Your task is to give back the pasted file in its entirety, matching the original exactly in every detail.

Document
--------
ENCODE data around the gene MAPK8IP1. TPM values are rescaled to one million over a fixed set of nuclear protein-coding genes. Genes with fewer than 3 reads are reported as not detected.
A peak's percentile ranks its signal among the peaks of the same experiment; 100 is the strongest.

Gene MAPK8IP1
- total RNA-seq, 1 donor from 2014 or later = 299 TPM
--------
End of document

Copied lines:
ENCODE data around the gene MAPK8IP1. TPM values are rescaled to one million over a fixed set of nuclear protein-coding genes. Genes with fewer than 3 reads are reported as not detected.
A peak's percentile ranks its signal among the peaks of the same experiment; 100 is the strongest.

Gene MAPK8IP1
- total RNA-seq, 1 donor from 2014 or later = 299 TPM